Nissan CEO Ghosn says no plans now to step down
TOKYO, June 22 — Nissan Motor Co CEO Carlos Ghosn said today he was not thinking of stepping down anytime soon, but Japan's No.2 automaker had succession plans in place to select the next chief from within its ranks.
Nissan shares fell more than 2 per cent today following a Bloomberg report that Ghosn, 58, was considering stepping down before the company's next mid-term business plan starts in about five years.
“Talking about stepping down in five years is frankly not a topic of particular actuality now,” Ghosn, who has headed Nissan since 2001, told Reuters in an exclusive interview in Tokyo.
“When you're CEO, you have to have two conditions: first, shareholders need to trust you and want you to head your company. The second is that you need to feel the motivation to do the job. So, as long as both are reunited, you continue to do the job. And today, they are reunited,” he said.
Nissan's current six-year business plan runs until March 2017.
Ghosn, one of the most visible chief executives in Japan and credited with turning a near-bankrupt Nissan into one of the world's most profitable car companies, noted that his mandate as member of Nissan's board was not up for renewal until June next year. He added he would be up for election for another 2-year term in 2015, at the end of which he would be 63.
“These kinds of things are usually discussed at shareholders' meetings where your mandate is being renewed ... so we still have time in front of us,” he said.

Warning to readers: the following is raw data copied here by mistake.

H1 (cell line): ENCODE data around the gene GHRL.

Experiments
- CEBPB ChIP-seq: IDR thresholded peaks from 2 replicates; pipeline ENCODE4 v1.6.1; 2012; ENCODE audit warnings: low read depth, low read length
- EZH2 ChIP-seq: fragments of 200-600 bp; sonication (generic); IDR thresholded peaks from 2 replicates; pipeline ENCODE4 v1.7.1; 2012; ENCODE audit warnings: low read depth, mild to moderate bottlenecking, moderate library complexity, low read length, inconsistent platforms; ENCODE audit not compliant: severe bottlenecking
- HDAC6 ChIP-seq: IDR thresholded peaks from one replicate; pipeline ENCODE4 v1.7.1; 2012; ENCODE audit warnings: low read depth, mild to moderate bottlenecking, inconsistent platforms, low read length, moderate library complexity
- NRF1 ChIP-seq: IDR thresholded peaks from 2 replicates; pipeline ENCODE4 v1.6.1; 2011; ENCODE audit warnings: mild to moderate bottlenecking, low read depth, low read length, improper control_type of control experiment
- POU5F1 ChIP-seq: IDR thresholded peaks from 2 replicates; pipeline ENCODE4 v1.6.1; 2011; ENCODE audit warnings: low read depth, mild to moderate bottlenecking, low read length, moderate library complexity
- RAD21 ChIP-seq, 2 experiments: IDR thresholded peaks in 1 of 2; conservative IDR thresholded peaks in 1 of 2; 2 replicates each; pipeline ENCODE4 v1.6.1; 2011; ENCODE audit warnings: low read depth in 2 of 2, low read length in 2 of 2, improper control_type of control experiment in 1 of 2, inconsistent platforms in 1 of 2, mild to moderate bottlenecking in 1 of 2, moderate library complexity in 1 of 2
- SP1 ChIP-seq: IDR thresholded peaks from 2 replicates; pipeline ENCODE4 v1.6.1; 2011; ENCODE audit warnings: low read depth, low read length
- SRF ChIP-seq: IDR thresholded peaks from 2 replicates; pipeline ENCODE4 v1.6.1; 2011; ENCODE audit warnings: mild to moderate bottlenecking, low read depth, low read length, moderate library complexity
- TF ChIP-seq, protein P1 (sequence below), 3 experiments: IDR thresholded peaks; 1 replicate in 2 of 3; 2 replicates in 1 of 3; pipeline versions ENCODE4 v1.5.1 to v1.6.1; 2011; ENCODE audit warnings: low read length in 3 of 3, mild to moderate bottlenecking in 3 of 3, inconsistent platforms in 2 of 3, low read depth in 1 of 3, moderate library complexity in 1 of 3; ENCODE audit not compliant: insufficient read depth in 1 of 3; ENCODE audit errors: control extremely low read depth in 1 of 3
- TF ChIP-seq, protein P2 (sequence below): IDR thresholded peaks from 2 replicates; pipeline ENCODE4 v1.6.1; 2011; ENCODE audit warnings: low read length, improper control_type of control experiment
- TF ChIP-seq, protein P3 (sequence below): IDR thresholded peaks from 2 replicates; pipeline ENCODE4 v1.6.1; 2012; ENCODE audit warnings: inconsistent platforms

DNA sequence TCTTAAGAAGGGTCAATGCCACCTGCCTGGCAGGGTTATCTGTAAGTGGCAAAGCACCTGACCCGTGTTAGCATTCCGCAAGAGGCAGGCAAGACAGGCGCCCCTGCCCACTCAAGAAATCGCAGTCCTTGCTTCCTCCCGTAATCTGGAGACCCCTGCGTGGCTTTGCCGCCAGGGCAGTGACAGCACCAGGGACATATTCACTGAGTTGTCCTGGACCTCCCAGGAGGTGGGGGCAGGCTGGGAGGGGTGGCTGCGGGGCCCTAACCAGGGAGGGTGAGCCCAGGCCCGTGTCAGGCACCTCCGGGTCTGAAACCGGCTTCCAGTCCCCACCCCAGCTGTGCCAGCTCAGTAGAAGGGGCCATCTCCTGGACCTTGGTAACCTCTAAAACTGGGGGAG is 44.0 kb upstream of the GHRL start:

The Brazilian-born Frenchman, who has a triple role of heading Nissan, its French partner Renault SA, and the Renault-Nissan alliance, repeated his long-held stance that he would prefer a Japanese national to lead Nissan when he does come to resign. Both Nissan and Renault had a vast pool of talent from which to select his successor, he said, indicating there would be no external search.
Ghosn is the longest-serving CEO at a Japanese automaker after octogenarian Osamu Suzuki, who has led Suzuki Motor Corp since 1978.
Yen threatens Japan commitment
Despite a year riddled with supply chain disruptions, an historically strong yen and a teetering European economy, Nissan posted an operating margin of 5.8 per cent in the year to end-March thanks to brisk sales – outperforming domestic rivals Toyota Motor Corp and Honda Motor Co.
To boost profitability further, Nissan – like Toyota and Honda – is scaling down production in Japan, where a yen around 80 to the dollar has kept its domestic operations in the red.
In the latest move, Nissan said it would close one line at its Oppama factory, south of Tokyo, in July in a move that would reduce total production capacity in Japan by around 15 per cent to 1.16 million vehicles a year.
Ghosn repeated Nissan's commitment to keeping at least 1 million vehicles of capacity in Japan for now, but added that could change if the yen stayed at today's “unbelievably” strong levels.
“We are still keeping, as much as we can, to the 1 million commitment that we made, hoping that at a certain point in time, the headwinds represented by the strength of the yen will be a little bit less strong.” — Reuters